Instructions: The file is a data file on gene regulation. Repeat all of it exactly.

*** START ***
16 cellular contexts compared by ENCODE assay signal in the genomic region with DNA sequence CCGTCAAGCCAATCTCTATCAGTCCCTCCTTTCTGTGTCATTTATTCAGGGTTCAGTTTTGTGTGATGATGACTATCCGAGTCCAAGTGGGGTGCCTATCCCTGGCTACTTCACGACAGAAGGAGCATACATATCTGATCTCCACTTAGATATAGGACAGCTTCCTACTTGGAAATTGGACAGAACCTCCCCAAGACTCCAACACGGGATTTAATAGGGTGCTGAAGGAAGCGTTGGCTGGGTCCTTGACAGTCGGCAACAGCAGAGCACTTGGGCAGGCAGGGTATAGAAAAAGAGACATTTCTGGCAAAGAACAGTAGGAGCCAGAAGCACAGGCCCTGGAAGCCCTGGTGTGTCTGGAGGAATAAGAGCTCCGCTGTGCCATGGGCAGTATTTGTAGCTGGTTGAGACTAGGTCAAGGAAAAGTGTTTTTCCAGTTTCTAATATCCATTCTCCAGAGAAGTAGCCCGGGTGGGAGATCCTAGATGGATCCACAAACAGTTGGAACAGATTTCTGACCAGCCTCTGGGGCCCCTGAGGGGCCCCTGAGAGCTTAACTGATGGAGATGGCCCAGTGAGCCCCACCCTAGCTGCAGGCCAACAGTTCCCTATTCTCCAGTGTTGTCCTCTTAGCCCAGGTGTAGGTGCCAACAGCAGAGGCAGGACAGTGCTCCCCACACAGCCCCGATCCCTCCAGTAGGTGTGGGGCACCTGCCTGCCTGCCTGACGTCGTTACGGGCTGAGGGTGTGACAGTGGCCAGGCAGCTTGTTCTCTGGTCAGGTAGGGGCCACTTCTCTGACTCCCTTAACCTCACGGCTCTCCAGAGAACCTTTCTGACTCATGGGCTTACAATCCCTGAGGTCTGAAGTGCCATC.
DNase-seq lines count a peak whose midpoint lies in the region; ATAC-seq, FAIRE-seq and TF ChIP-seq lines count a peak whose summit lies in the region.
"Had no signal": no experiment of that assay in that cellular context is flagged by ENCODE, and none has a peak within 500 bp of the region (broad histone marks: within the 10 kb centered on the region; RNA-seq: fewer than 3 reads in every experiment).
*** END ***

16 cellular contexts compared by ENCODE assay signal in the genomic region with DNA sequence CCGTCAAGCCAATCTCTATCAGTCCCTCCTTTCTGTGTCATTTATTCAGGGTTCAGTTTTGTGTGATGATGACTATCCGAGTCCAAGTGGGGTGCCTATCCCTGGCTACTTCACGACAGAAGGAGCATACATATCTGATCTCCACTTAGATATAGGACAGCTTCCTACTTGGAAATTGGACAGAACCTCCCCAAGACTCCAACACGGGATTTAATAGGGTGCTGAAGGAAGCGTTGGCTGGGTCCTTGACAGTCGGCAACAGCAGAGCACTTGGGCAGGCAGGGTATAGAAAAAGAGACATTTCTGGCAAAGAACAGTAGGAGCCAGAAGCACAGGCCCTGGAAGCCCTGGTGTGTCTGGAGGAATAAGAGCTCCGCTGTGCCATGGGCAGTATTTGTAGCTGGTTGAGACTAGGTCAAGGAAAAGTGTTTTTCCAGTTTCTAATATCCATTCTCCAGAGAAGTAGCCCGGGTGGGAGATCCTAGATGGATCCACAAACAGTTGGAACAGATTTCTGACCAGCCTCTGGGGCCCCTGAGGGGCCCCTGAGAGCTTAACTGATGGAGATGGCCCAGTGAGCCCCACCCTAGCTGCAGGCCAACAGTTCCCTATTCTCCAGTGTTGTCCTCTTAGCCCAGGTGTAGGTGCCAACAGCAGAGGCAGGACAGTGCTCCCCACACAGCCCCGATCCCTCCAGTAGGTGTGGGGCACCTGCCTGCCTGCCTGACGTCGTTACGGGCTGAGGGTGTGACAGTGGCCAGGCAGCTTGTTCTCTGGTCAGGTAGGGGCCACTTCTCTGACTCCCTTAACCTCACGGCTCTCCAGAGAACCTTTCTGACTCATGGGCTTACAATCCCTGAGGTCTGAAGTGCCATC.
DNase-seq lines count a peak whose midpoint lies in the region; ATAC-seq, FAIRE-seq and TF ChIP-seq lines count a peak whose summit lies in the region.
"Had no signal": no experiment of that assay in that cellular context is flagged by ENCODE, and none has a peak within 500 bp of the region (broad histone marks: within the 10 kb centered on the region; RNA-seq: fewer than 3 reads in every experiment).